Browsing named entities in Rebellion Record: a Diary of American Events, Diary from December 17, 1860 - April 30, 1864 (ed. Frank Moore). You can also browse the collection for J. W. Palmer or search for J. W. Palmer in all documents.

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January 26. General Palmer sent an expedition to capture a force of rebel cavalry in Jones and Onslow counties, North-Carolina. They succeeded in routing the enemy, and captured twenty-three men with their horses and equipments. They also destroyed from one hundred and fifty thousand to two hundred thousand pounds of pork, seventy bushels of salt, ten thousand barrels of tobacco, thirty-two barrels of beef, and captured a number of mules, horses, and other material.--Gen. Butler's Despatch. Fourteen men belonging to the Eightieth Indiana regiment, were captured, and two wounded, by a squad of rebel cavalry, within seven miles of Knoxville, Tenn., on the Tazewell road. The men were on a foraging expedition, and were picked up before they had any chance of offering much resistance.
miles, after a stubborn fight, lasting from daylight to four P. M., at which time the division charged with the sabre and a yell, and routed the enemy from the field, capturing two steel rifled guns and over one hundred prisoners. The enemy's loss was considerable, sixty-five of them being killed or wounded in the charge. Generals Garrard and Wolford's divisions came up, after a forced march, in time to be pushed in pursuit, although their horses were jaded.--Gen. Rawlins's Report. General Palmer, with General Davis's division, moved toward Tunnel Hill, Georgia, on a reconnaissance. The Twenty-eighth Kentucky and the Fourth Michigan drove in the rebel advance pickets and captured a company of rebel cavalry. The rebels retreated from Tunnel Hill during the night. They lost thirty-two killed and wounded. The Union casualties were two wounded. The object of the reconnaissance was effected. The following report was sent by General Thomas, from his headquarters at Chattanooga,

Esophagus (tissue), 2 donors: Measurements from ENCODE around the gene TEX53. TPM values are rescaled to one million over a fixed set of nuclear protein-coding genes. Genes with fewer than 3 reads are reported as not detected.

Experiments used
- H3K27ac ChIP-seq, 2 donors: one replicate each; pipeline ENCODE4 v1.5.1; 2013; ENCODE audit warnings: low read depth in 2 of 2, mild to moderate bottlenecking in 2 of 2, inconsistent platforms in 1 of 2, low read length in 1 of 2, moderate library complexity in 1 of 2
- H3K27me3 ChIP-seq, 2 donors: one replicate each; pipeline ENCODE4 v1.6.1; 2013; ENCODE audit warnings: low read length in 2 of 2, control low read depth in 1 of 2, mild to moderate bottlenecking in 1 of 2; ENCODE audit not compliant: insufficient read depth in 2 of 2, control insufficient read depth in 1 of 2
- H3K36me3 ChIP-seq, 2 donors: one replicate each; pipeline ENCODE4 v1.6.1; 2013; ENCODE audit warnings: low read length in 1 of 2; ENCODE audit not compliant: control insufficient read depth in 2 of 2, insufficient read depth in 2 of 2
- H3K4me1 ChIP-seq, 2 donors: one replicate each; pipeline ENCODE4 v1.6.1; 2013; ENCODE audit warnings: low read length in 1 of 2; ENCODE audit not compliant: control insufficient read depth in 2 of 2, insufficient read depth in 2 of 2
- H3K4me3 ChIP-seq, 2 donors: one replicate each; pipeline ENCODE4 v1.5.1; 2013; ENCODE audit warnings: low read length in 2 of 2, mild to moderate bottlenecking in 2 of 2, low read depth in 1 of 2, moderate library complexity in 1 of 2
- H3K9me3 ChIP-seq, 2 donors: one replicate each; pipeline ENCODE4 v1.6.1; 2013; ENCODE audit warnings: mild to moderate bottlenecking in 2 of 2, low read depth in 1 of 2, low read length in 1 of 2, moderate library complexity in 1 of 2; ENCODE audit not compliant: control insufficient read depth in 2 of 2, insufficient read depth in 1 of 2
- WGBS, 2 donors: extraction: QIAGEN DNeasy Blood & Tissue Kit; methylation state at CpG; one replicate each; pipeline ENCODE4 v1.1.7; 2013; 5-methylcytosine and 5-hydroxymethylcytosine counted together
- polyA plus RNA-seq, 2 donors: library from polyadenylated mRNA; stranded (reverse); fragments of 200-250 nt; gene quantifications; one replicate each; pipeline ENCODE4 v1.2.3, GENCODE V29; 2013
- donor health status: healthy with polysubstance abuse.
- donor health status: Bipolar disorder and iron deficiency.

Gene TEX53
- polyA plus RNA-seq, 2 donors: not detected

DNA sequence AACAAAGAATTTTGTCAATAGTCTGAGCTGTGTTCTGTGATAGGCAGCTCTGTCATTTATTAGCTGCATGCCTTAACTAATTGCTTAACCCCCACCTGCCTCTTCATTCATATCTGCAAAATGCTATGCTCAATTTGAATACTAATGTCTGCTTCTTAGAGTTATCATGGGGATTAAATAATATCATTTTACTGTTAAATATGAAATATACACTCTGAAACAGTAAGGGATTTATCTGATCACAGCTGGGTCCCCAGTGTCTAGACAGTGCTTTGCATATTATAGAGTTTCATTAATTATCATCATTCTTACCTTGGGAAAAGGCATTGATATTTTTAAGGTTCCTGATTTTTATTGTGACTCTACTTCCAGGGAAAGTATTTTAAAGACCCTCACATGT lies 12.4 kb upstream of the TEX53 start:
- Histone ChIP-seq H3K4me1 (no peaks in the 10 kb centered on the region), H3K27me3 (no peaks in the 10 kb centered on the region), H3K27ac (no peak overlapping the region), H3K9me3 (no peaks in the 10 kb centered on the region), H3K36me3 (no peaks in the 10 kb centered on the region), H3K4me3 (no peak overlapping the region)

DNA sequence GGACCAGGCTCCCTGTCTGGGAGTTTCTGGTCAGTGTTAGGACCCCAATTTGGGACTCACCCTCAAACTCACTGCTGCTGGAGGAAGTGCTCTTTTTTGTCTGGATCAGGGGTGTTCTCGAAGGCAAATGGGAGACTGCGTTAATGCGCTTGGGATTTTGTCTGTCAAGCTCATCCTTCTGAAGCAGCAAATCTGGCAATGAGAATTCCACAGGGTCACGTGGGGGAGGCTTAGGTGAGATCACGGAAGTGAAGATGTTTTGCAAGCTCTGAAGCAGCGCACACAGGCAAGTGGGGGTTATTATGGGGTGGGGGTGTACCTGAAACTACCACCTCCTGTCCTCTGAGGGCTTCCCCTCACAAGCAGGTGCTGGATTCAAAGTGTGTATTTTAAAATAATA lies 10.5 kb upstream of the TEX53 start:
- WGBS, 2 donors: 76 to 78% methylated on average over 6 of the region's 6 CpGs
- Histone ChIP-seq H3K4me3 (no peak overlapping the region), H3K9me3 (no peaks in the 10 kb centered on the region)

February 1. President Lincoln issued an order for a draft of five hundred thousand men, to serve three years or during the war.--(Doc. 72.) A fight took place late this afternoon in the New Creek Valley, Va., between an advancing column of the enemy's troops and one column of Nationals. After a sharp engagement the rebels were repulsed and driven back over two miles.--A fight took place at Bachelor's Creek, N. C., between a large force of rebels under the command of Generals Pickett and Hoke, and the Union forces under General J. W. Palmer, resulting in the retreat of the latter with considerable loss in men and material.--(Doc. 69.) The blockade-running steamer Wild Dayrell was chased ashore and burned, near Stump Inlet, N. C., by the National gunboat Sassacus, under the command of Lieutenant Commander F. A. Roe.--Admiral Lee's Report.